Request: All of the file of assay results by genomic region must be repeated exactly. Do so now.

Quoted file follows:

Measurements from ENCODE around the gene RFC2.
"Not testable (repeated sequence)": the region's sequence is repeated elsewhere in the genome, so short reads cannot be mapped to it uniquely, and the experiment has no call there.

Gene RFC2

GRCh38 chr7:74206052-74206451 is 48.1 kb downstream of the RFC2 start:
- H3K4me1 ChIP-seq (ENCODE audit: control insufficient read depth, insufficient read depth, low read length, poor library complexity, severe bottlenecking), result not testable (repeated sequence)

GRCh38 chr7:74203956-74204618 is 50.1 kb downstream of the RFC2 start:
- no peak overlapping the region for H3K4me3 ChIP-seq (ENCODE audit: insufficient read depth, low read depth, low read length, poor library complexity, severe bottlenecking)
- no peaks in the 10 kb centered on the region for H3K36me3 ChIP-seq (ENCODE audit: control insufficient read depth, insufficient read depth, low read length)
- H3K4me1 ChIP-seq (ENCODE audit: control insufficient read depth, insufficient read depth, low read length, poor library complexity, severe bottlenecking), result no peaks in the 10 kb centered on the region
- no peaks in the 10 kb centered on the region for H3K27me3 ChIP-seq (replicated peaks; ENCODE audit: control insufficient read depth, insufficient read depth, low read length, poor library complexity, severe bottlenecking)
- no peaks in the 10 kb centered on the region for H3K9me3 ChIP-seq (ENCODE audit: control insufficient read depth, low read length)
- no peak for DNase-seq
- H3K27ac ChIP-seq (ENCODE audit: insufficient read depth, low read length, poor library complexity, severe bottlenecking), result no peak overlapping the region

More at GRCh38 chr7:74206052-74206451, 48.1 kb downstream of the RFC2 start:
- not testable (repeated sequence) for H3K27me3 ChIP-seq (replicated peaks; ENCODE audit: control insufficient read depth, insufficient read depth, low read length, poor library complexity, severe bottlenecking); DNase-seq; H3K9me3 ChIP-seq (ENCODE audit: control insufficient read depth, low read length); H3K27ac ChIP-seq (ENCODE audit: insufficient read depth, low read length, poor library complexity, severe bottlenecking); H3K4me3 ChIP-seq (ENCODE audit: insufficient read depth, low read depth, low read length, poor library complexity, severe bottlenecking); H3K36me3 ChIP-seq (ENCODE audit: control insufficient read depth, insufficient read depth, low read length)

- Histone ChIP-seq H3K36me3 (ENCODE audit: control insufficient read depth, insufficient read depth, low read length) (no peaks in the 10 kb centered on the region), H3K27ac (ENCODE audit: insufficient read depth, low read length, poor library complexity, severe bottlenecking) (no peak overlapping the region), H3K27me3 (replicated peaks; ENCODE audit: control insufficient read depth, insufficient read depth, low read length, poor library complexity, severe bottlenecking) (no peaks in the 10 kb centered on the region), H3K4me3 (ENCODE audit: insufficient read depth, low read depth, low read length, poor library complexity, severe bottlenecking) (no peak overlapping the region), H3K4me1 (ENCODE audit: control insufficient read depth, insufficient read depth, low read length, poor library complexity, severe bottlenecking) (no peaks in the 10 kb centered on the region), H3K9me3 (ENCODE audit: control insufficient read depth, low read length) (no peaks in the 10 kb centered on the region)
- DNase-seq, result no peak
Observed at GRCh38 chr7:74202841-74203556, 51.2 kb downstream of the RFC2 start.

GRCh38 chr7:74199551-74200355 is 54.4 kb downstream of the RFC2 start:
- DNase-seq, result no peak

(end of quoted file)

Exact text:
Measurements from ENCODE around the gene RFC2.
"Not testable (repeated sequence)": the region's sequence is repeated elsewhere in the genome, so short reads cannot be mapped to it uniquely, and the experiment has no call there.

Gene RFC2

GRCh38 chr7:74206052-74206451 is 48.1 kb downstream of the RFC2 start:
- H3K4me1 ChIP-seq (ENCODE audit: control insufficient read depth, insufficient read depth, low read length, poor library complexity, severe bottlenecking), result not testable (repeated sequence)

GRCh38 chr7:74203956-74204618 is 50.1 kb downstream of the RFC2 start:
- no peak overlapping the region for H3K4me3 ChIP-seq (ENCODE audit: insufficient read depth, low read depth, low read length, poor library complexity, severe bottlenecking)
- no peaks in the 10 kb centered on the region for H3K36me3 ChIP-seq (ENCODE audit: control insufficient read depth, insufficient read depth, low read length)
- H3K4me1 ChIP-seq (ENCODE audit: control insufficient read depth, insufficient read depth, low read length, poor library complexity, severe bottlenecking), result no peaks in the 10 kb centered on the region
- no peaks in the 10 kb centered on the region for H3K27me3 ChIP-seq (replicated peaks; ENCODE audit: control insufficient read depth, insufficient read depth, low read length, poor library complexity, severe bottlenecking)
- no peaks in the 10 kb centered on the region for H3K9me3 ChIP-seq (ENCODE audit: control insufficient read depth, low read length)
- no peak for DNase-seq
- H3K27ac ChIP-seq (ENCODE audit: insufficient read depth, low read length, poor library complexity, severe bottlenecking), result no peak overlapping the region

More at GRCh38 chr7:74206052-74206451, 48.1 kb downstream of the RFC2 start:
- not testable (repeated sequence) for H3K27me3 ChIP-seq (replicated peaks; ENCODE audit: control insufficient read depth, insufficient read depth, low read length, poor library complexity, severe bottlenecking); DNase-seq; H3K9me3 ChIP-seq (ENCODE audit: control insufficient read depth, low read length); H3K27ac ChIP-seq (ENCODE audit: insufficient read depth, low read length, poor library complexity, severe bottlenecking); H3K4me3 ChIP-seq (ENCODE audit: insufficient read depth, low read depth, low read length, poor library complexity, severe bottlenecking); H3K36me3 ChIP-seq (ENCODE audit: control insufficient read depth, insufficient read depth, low read length)

- Histone ChIP-seq H3K36me3 (ENCODE audit: control insufficient read depth, insufficient read depth, low read length) (no peaks in the 10 kb centered on the region), H3K27ac (ENCODE audit: insufficient read depth, low read length, poor library complexity, severe bottlenecking) (no peak overlapping the region), H3K27me3 (replicated peaks; ENCODE audit: control insufficient read depth, insufficient read depth, low read length, poor library complexity, severe bottlenecking) (no peaks in the 10 kb centered on the region), H3K4me3 (ENCODE audit: insufficient read depth, low read depth, low read length, poor library complexity, severe bottlenecking) (no peak overlapping the region), H3K4me1 (ENCODE audit: control insufficient read depth, insufficient read depth, low read length, poor library complexity, severe bottlenecking) (no peaks in the 10 kb centered on the region), H3K9me3 (ENCODE audit: control insufficient read depth, low read length) (no peaks in the 10 kb centered on the region)
- DNase-seq, result no peak
Observed at GRCh38 chr7:74202841-74203556, 51.2 kb downstream of the RFC2 start.

GRCh38 chr7:74199551-74200355 is 54.4 kb downstream of the RFC2 start:
- DNase-seq, result no peak